Deficiency in the autophagy modulator Dram1 exacerbates pyroptotic cell death of Mycobacteria-infected macrophages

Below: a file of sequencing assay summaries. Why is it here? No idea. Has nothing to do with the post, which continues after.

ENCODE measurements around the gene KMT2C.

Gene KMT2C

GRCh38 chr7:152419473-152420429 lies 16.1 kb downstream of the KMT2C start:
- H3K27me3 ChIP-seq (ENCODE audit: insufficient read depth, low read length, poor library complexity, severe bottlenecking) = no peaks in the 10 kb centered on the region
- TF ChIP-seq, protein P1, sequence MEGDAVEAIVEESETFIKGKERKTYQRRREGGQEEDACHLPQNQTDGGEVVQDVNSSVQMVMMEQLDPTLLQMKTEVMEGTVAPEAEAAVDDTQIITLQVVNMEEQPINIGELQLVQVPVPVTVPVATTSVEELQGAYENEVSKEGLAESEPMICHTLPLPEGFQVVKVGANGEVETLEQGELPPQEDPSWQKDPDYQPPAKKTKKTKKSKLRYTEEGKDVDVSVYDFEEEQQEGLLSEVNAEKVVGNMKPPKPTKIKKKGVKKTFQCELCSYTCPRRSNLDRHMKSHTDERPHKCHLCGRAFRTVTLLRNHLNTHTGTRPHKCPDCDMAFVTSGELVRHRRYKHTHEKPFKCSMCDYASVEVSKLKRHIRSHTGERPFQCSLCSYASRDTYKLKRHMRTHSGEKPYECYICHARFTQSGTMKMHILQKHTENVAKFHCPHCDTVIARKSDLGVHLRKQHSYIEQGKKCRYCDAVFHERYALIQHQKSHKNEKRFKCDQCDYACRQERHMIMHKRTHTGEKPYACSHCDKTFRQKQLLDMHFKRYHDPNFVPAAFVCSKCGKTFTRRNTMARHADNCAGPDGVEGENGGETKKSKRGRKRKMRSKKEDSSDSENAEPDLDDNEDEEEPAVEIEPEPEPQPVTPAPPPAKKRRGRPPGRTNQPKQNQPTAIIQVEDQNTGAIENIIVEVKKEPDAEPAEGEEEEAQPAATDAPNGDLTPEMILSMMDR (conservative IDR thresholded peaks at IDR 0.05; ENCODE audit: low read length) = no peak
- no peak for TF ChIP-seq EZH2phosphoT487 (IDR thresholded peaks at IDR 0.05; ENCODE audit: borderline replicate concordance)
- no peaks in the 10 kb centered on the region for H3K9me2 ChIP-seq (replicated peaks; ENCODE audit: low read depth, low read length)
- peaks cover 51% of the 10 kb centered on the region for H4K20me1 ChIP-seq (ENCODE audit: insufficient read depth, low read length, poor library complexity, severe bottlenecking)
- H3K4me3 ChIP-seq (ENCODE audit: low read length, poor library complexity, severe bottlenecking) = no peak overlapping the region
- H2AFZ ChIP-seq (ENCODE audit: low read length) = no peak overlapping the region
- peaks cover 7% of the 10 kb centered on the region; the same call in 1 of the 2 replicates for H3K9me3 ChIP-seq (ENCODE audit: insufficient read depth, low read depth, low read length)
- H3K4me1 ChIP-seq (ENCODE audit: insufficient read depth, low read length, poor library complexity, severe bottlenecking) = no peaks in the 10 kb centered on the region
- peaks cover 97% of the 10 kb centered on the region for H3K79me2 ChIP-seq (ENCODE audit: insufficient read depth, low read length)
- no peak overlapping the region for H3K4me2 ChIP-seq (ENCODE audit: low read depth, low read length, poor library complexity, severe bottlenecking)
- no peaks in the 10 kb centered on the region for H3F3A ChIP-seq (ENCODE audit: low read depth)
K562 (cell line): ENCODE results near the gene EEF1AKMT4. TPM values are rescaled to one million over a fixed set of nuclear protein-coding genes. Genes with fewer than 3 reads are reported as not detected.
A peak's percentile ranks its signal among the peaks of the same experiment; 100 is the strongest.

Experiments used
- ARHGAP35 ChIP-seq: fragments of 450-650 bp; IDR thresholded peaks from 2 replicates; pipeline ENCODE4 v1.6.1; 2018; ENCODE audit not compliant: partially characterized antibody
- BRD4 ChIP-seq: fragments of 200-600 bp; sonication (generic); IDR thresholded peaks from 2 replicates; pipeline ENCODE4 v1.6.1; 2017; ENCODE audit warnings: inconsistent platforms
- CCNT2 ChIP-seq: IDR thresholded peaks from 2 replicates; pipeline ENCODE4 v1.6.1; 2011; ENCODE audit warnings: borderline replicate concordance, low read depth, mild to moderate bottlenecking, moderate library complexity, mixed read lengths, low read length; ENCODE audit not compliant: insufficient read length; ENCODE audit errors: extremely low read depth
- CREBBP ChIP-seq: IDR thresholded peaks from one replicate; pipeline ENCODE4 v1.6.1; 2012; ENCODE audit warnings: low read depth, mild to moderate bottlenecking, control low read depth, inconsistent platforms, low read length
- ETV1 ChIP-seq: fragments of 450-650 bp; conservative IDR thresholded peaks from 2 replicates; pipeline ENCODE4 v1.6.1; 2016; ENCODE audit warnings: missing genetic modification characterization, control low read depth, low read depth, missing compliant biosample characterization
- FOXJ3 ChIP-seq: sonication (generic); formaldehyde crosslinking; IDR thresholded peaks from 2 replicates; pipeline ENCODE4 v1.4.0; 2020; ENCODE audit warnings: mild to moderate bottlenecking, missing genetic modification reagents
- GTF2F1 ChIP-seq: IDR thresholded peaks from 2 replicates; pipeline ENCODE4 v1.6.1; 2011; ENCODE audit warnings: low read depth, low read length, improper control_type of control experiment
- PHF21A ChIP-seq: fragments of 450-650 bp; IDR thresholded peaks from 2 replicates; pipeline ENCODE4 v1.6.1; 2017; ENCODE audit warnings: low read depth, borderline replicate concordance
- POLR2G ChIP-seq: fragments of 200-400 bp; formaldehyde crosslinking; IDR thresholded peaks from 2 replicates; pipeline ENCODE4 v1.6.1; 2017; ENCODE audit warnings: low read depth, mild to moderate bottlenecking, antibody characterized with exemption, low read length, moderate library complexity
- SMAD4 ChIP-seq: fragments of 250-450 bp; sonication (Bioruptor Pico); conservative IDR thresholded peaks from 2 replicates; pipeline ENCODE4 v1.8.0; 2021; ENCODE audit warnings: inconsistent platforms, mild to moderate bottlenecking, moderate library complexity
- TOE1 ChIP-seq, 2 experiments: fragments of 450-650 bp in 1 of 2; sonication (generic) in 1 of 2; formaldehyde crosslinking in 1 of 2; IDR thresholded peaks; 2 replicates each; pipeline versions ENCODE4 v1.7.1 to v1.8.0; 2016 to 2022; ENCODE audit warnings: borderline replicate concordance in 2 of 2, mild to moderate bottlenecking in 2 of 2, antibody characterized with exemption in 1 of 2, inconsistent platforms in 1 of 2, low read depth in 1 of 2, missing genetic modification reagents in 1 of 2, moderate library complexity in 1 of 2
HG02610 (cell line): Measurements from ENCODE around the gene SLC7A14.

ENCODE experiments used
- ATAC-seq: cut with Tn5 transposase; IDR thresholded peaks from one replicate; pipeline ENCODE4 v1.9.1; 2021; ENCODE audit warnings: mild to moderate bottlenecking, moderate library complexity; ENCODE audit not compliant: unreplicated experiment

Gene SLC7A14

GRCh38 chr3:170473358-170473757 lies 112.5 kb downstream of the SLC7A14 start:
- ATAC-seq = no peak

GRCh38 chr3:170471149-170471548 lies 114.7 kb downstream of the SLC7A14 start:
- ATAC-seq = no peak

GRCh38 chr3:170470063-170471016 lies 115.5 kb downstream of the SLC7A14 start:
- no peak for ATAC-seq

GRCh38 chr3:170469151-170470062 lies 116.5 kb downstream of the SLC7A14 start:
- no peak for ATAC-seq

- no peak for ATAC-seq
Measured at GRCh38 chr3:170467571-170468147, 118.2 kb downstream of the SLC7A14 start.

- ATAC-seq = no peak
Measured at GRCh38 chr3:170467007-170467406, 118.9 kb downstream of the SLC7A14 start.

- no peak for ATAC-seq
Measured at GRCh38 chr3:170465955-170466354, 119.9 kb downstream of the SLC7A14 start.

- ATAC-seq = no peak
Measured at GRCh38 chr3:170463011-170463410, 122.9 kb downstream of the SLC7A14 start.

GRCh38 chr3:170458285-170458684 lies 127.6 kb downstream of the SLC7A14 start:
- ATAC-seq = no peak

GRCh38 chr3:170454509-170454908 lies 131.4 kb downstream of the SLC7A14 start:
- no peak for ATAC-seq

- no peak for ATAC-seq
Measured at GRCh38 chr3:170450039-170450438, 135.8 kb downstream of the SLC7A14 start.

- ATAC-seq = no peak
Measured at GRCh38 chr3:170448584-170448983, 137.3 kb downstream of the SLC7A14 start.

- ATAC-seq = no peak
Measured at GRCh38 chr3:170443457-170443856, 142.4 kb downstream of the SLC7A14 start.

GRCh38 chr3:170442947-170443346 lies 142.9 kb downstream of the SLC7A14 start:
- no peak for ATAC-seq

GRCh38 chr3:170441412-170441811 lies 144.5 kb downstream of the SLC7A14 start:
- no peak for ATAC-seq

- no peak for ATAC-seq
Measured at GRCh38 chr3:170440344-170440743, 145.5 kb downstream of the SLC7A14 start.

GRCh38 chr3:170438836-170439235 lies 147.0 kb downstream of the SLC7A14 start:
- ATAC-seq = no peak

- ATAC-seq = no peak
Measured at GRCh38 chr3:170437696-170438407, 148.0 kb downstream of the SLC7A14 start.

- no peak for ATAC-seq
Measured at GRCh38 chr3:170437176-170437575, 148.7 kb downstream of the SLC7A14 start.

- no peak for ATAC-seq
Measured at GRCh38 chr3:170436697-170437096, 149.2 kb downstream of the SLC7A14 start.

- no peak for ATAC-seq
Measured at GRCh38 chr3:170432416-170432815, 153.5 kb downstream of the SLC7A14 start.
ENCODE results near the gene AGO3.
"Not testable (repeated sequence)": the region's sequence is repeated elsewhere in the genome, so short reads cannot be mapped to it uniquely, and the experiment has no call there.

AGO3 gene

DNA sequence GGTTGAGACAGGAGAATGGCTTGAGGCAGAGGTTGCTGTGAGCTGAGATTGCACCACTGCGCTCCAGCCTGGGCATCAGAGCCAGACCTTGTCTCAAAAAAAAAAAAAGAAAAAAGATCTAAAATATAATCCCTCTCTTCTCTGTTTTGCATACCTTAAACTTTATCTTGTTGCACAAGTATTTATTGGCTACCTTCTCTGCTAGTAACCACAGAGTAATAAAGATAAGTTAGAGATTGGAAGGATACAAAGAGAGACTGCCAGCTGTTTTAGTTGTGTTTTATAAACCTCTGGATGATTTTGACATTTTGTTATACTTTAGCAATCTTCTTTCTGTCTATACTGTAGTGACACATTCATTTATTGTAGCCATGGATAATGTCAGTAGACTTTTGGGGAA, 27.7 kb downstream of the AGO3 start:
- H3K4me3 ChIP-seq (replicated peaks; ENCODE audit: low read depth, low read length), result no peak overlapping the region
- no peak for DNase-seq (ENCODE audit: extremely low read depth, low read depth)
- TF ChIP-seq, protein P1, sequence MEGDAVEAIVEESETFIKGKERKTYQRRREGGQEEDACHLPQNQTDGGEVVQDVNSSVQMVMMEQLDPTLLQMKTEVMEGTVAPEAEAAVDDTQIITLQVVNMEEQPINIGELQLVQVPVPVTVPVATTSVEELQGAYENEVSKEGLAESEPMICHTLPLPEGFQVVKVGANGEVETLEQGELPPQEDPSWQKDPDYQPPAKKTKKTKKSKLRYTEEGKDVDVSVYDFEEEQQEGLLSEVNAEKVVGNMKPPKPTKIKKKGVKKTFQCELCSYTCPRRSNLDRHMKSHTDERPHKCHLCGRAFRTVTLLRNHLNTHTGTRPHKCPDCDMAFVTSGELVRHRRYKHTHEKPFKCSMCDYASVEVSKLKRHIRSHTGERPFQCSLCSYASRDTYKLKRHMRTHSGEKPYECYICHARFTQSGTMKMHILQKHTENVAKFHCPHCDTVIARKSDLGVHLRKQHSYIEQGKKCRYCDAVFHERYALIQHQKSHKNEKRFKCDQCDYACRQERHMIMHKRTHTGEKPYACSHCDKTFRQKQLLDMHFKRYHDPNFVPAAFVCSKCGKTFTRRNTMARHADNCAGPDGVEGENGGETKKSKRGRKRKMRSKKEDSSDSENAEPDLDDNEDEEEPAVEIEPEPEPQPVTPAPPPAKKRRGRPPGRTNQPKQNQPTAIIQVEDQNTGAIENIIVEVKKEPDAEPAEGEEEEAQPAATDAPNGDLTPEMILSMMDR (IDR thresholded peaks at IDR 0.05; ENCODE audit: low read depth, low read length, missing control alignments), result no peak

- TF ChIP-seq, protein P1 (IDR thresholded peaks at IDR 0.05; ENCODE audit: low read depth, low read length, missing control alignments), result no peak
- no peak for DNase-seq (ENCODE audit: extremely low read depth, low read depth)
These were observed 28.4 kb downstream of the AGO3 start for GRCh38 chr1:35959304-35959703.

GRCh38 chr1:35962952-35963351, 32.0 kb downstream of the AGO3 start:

DNA Damage Regulated Autophagy Modulator 1 (DRAM1) is a stress-inducible regulator of autophagy and cell death. DRAM1 has been implicated in cancer, myocardial infarction, and infectious diseases, but the molecular and cellular functions of this transmembrane protein remain poorly understood. Previously, we have proposed DRAM1 as a host resistance factor for tuberculosis (TB) and a potential target for host-directed anti-infective therapies. In this study, we generated a zebrafish dram1 mutant and investigated its loss-of-function effects during Mycobacterium marinum (Mm) infection, a widely used model in TB research. In agreement with previous knockdown analysis, dram1 mutation increased the susceptibility of zebrafish larvae to Mm infection. RNA sequencing revealed major effects of Dram1 deficiency on metabolic, immune response, and cell death pathways during Mm infection, whereas only minor effects on proteinase and metabolic pathways were found under uninfected conditions. Furthermore, unchallenged dram1 mutants did not display overt autophagic defects, but autophagic targeting of Mm was reduced in absence of Dram1. The phagocytic ability of macrophages in dram1 mutants was unaffected, but acidification of Mm-containing vesicles was strongly reduced, indicating that Dram1 is required for phagosome maturation. By in vivo imaging we observed that Dram1-deficient macrophages fail to restrict Mm during early stages of infection. The resulting increase in bacterial burden could be reverted by knockdown of inflammatory caspase a (caspa) and gasdermin Eb (gsdmeb) , demonstrating pyroptosis as the mechanism underlying premature cell death of Mm-infected macrophages in dram1 mutants. Collectively, these data demonstrate that dissemination of mycobacterial infection in zebrafish larvae is promoted in absence of Dram1 due to reduced maturation of mycobacteria-containing vesicles, failed intracellular containment, and consequent pyroptotic cell death of infected macrophages. These results provide new evidence that Dram1 plays a central role in host resistance to intracellular infection, acting at the crossroad of autophagy and cell death.
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